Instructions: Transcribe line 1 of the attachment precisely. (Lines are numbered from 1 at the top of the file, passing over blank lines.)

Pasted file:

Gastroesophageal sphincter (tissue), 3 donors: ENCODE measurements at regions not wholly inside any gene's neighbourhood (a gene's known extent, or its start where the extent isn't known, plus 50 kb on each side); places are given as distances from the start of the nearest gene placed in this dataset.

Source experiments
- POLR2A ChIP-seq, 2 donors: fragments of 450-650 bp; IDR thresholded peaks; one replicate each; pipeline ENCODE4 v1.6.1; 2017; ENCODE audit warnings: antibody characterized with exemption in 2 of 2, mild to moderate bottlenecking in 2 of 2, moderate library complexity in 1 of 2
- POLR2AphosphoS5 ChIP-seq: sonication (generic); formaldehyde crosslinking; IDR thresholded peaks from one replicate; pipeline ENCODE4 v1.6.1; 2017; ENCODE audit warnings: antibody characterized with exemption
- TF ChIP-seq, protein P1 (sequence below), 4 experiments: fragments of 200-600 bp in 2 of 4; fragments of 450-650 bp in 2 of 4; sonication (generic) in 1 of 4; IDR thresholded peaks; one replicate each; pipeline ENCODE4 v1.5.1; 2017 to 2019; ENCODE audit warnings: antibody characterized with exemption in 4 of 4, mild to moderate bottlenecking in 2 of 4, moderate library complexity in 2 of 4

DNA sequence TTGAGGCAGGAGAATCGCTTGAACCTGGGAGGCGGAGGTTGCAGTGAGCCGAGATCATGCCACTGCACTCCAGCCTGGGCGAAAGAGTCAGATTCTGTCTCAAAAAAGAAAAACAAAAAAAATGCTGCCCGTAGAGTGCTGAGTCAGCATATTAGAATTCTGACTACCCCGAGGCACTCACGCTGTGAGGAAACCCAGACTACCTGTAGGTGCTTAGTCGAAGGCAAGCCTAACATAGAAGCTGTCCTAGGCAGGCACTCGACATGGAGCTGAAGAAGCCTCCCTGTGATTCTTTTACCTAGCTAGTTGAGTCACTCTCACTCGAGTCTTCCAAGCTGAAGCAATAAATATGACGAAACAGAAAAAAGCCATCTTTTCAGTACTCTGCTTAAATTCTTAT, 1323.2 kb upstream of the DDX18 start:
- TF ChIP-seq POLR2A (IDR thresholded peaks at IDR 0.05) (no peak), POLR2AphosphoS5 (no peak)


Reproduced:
Gastroesophageal sphincter (tissue), 3 donors: ENCODE measurements at regions not wholly inside any gene's neighbourhood (a gene's known extent, or its start where the extent isn't known, plus 50 kb on each side); places are given as distances from the start of the nearest gene placed in this dataset.